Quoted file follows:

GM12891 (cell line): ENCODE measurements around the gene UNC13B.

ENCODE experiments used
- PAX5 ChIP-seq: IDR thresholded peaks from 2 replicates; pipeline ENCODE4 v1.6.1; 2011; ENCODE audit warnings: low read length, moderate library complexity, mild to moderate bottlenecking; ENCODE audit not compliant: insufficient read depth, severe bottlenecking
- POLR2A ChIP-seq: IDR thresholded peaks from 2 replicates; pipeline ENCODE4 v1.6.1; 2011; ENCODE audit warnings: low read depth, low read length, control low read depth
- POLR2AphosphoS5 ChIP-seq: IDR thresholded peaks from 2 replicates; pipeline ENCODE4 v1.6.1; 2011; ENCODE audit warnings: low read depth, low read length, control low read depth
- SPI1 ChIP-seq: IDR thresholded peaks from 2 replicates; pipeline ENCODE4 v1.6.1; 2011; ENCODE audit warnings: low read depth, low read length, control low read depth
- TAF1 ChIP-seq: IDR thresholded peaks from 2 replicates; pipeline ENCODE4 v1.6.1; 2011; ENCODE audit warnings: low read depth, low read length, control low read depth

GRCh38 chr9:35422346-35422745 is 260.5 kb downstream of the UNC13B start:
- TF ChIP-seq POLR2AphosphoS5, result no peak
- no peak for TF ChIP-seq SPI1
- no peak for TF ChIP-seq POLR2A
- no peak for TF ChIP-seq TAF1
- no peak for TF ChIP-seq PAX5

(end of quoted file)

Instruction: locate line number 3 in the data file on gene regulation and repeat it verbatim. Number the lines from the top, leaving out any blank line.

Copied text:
- PAX5 ChIP-seq: IDR thresholded peaks from 2 replicates; pipeline ENCODE4 v1.6.1; 2011; ENCODE audit warnings: low read length, moderate library complexity, mild to moderate bottlenecking; ENCODE audit not compliant: insufficient read depth, severe bottlenecking